Course Unit Page


This teaching activity contributes to the achievement of the Sustainable Development Goals of the UN 2030 Agenda.

Good health and well-being Decent work and economic growth

Academic Year 2022/2023

Learning outcomes

The aim of the course is to provide students with the theoretical and practical framework related to the function of Leaders (i.e. Leadership) in organizations.  At the end of the course students will be able to recognize ad implement Leadership models.

The theoretical contents of this course are largely overlapped with contents derived from other courses (Organization, Management Skills). However, in this course students will apply that contents in a strong practical-oriented way, testing and discussing real work tools for Leaders. 

Course contents

1. Introduction
2. Trait Approach
3. Skills Approach
4. Behavioral Approach
5. Situational Approach
6. Path–Goal Theory
7. Leader–Member Exchange Theory
8. Transformational Leadership
9. Authentic Leadership
10. Servant Leadership
11. Adaptive Leadership
12. Followership
13. Leadership Ethics
14. Team Leadership
15. Gender and Leadership
16. Culture and Leadership

17. Improving Organizational Justice

18. Leading Positive Change


In order to prepare the exam, students will read the following papers, all available for dowload in .pdf from the virtual space of the course

Main book for the course: ALL CHAPTERS from 1 to 16 of Peter G. Northouse, 'Leadership. Theory and Practice', 8th Edition, Sage;

Other papers and articles to prepare:

Susan Schor, Joseph Selzer, and James Smither , Management Skills Book (6th ed), pp.1-10 (Introduction)

Cropanzano Et Al (2007), The Management of Organizational Justice, Academy of Management Perspectives, November, 34-48.

Colquitt et al. (2013), “Justice at the Millennium, a Decade Later: A Meta-Analytic Test of Social Exchange and Affect-Based Perspectives”, Journal of Applied Psychology Vol. 98, No. 2, 199–236

Thundiyil et al (2015), Cynical about change? The Journal of Applied Behavioral Science , Vol. 51(4) 429– 450

Holt, D. T., Armenakis, A. A., Feild, H. S., & Harris, S. G. 2007. “Readiness for organizational change: The systematic development of a scale”. Journal of Applied Behavioral Science, 43: 232-255.

Rao M.S. , (2014),"Timeless tools to manage your time", Industrial and Commercial Training, Vol. 46 Iss 5 pp. 278 – 282.

Dobbins R., Pettman B.O., (1997),"Manage Your Time Well", Management Research News, Vol. 20 Iss 5 pp. 15-24

All papers and materials are will be available for download from the Virtuale section of this course, including slides

Teaching methods

The approach is strongly interactive.

Teaching methods consist of face-to-face lecturing, role plays, case studies, video analysis and simulations, speech by guest leaders on specific topics.. During the lessons, students choosing the applicative path will also be asked to use the Teams platform: attending students are therefore invited to bring their own notebook, tablet etc. in order to share materials, comments, exercises etc.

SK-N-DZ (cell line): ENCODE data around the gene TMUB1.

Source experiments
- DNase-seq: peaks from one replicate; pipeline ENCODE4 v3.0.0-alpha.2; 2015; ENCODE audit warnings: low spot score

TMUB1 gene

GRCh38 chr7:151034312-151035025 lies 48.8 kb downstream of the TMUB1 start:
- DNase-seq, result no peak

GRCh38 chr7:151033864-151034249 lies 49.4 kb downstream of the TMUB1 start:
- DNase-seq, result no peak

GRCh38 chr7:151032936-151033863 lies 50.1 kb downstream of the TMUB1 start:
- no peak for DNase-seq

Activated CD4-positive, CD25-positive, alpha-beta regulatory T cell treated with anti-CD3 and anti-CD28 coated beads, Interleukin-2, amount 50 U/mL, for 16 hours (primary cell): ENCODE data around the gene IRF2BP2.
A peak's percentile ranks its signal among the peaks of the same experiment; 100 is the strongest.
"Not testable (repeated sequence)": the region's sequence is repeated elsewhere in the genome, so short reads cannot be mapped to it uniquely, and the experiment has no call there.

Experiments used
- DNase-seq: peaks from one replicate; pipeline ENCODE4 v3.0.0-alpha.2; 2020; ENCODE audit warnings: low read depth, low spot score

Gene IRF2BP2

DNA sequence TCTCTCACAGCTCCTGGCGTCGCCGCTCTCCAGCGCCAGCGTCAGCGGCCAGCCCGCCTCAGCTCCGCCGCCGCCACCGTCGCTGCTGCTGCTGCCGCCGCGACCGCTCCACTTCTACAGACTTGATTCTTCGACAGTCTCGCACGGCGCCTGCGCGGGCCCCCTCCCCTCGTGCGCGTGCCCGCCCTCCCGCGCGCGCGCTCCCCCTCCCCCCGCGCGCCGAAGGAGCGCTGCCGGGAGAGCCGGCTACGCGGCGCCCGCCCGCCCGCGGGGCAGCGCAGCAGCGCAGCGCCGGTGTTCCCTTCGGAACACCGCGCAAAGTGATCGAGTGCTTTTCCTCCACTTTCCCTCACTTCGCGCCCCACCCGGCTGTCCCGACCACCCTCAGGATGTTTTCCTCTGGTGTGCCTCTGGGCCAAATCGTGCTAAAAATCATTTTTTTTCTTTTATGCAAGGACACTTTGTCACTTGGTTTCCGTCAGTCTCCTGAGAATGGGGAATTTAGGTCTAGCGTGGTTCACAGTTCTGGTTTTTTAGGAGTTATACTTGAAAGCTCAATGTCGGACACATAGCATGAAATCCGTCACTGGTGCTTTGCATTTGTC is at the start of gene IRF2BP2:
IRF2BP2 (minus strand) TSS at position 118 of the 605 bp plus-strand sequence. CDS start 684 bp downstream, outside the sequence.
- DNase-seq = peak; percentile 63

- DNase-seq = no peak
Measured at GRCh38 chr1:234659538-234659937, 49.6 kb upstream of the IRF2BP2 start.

Students choosing the applicative path must join the Leadership Team on Teams.

Although not mandatory, attending lessons regularly is strongly recommended.

Assessment methods

Although not mandatory, attending lessons regularly is strongly recommended.

At the beginning of the course, students can choose between two path:

1) an 'applicative' path consisting of doing brief assignments (applications, exercises, case studies etc.) assigned during and at the end of each lesson.These assignments must carried out and uploaded to Teams no later than 48 hours from the end of the lesson. Students choosing the applicative path must join the Leadership Team on Teams

In addition to these assignements, students choosing the applicative path must carry out 15 case studies (see the list). These assignments must be carried out and uploaded to Teams by the student by the end of the course (December 2022).

Successful completion of ALL assignments automatically leads to a 30/30 rating. The teacher can also assign honors by evaluating the overall quality of the assignments. Students who choose this path will not have to take the final exam.

2) a 'cognitive' path: for students who will not choose the applicative path. the final examination is a written exam consisting of 20 brief open questions to complete in 60 minutes. In order to help students in preparing the exam, a list of (possible) questions will be available for download from the On-Line section of this course in due time.

Final grading table:

•<18 insufficient
• 18-23 sufficient
• 24-27 good
• 28-30 excellent
• 30 cum laude honors

Office hours

See the website of Filippo Ferrari